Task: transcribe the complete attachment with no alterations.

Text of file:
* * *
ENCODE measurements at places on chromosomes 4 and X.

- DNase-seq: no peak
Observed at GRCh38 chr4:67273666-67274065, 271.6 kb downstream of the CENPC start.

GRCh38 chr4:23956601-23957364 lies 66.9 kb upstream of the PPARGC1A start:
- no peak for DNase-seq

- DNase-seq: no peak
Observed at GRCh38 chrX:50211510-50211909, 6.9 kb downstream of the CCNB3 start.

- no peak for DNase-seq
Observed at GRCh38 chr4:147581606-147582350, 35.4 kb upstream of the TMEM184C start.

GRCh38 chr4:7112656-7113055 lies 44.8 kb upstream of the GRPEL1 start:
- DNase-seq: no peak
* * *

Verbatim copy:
ENCODE measurements at places on chromosomes 4 and X.

- DNase-seq: no peak
Observed at GRCh38 chr4:67273666-67274065, 271.6 kb downstream of the CENPC start.

GRCh38 chr4:23956601-23957364 lies 66.9 kb upstream of the PPARGC1A start:
- no peak for DNase-seq

- DNase-seq: no peak
Observed at GRCh38 chrX:50211510-50211909, 6.9 kb downstream of the CCNB3 start.

- no peak for DNase-seq
Observed at GRCh38 chr4:147581606-147582350, 35.4 kb upstream of the TMEM184C start.

GRCh38 chr4:7112656-7113055 lies 44.8 kb upstream of the GRPEL1 start:
- DNase-seq: no peak